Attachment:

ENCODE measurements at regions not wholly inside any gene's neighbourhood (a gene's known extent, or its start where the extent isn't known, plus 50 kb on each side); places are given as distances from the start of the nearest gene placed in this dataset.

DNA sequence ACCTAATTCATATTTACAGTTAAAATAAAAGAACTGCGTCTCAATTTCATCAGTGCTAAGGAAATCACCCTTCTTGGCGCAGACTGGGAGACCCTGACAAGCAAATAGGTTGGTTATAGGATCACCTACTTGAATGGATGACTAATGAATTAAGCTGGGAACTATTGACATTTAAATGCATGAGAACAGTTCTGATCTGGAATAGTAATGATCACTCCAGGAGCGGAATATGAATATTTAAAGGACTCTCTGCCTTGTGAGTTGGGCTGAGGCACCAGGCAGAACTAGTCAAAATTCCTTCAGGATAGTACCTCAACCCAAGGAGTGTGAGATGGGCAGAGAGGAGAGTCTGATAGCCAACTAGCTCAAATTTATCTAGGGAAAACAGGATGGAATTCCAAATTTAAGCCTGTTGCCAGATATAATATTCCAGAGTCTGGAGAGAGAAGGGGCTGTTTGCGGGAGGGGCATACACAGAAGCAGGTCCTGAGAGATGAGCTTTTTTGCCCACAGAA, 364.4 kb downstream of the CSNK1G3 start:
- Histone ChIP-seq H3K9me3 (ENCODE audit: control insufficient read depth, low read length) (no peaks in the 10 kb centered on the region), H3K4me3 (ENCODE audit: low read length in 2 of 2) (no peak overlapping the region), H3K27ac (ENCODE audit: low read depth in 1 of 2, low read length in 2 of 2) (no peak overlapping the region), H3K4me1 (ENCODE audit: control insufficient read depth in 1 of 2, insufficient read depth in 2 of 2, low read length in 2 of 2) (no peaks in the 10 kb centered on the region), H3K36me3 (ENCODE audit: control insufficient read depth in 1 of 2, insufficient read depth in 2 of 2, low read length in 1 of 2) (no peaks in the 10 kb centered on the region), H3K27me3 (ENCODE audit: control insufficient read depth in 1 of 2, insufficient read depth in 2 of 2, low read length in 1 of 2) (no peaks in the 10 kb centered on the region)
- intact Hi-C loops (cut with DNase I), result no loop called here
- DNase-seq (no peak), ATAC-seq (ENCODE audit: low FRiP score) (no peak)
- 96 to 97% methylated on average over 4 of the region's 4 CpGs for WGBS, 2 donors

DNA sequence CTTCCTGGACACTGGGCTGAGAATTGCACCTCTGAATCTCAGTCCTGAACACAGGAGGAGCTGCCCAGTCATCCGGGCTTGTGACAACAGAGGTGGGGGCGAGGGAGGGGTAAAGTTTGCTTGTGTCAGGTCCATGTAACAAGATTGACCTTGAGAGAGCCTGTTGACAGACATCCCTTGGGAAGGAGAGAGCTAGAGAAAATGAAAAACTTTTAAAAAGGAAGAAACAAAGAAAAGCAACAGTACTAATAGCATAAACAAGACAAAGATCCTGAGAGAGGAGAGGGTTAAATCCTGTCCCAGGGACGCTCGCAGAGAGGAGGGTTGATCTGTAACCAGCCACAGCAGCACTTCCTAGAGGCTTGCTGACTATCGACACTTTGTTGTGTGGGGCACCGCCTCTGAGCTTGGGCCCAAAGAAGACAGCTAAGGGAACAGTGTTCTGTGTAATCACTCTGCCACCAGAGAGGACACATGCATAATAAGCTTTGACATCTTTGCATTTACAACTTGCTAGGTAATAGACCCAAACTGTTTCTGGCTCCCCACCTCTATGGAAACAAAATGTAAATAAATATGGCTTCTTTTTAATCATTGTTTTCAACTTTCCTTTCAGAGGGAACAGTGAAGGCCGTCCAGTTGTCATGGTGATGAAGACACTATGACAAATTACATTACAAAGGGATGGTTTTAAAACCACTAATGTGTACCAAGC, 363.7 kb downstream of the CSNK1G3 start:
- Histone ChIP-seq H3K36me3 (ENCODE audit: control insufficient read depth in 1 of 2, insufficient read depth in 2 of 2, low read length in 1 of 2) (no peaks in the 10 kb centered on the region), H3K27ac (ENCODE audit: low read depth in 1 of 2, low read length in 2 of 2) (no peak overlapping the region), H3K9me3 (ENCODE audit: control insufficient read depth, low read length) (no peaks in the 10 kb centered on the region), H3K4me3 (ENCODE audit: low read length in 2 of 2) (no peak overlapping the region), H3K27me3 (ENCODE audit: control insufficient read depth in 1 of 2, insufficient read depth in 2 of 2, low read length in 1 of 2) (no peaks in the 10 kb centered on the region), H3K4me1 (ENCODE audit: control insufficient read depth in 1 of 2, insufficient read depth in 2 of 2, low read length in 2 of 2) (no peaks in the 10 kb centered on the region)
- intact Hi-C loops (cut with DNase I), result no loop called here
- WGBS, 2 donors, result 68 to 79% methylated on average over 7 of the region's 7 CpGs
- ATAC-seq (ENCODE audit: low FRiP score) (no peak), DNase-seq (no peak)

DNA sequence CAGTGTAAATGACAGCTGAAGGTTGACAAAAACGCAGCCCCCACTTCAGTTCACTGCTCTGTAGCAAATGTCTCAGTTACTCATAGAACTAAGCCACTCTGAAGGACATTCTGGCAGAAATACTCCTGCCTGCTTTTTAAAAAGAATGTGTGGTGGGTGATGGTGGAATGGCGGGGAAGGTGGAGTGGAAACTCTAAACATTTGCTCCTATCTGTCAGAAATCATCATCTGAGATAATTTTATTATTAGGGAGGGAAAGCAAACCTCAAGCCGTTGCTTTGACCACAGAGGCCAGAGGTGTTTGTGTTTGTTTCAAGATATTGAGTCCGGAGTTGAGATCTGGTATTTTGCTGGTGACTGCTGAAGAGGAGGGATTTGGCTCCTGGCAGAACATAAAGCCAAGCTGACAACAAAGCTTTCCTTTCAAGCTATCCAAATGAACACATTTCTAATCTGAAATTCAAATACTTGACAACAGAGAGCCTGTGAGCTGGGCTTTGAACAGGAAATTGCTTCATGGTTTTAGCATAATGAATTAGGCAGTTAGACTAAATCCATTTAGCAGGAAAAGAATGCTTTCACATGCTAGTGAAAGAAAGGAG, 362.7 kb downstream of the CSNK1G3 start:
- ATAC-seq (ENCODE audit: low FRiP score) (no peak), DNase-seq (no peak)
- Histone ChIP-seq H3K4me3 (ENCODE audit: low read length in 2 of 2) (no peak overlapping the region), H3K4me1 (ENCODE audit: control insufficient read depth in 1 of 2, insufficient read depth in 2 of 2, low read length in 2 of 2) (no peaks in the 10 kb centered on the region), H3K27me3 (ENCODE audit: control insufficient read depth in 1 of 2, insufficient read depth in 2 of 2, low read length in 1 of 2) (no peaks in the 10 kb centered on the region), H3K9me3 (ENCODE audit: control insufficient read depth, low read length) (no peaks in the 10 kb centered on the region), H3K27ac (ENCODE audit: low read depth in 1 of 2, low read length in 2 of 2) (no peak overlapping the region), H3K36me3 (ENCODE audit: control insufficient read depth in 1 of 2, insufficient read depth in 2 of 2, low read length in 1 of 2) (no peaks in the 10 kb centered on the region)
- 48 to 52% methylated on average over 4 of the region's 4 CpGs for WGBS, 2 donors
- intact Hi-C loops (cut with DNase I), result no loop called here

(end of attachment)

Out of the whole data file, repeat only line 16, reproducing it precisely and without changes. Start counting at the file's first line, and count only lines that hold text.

- intact Hi-C loops (cut with DNase I), result no loop called here